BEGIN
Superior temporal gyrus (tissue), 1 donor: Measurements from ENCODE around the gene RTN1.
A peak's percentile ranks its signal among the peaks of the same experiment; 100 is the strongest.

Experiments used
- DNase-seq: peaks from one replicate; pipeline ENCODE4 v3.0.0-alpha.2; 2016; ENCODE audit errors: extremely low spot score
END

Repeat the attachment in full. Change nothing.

Superior temporal gyrus (tissue), 1 donor: Measurements from ENCODE around the gene RTN1.
A peak's percentile ranks its signal among the peaks of the same experiment; 100 is the strongest.

Experiments used
- DNase-seq: peaks from one replicate; pipeline ENCODE4 v3.0.0-alpha.2; 2016; ENCODE audit errors: extremely low spot score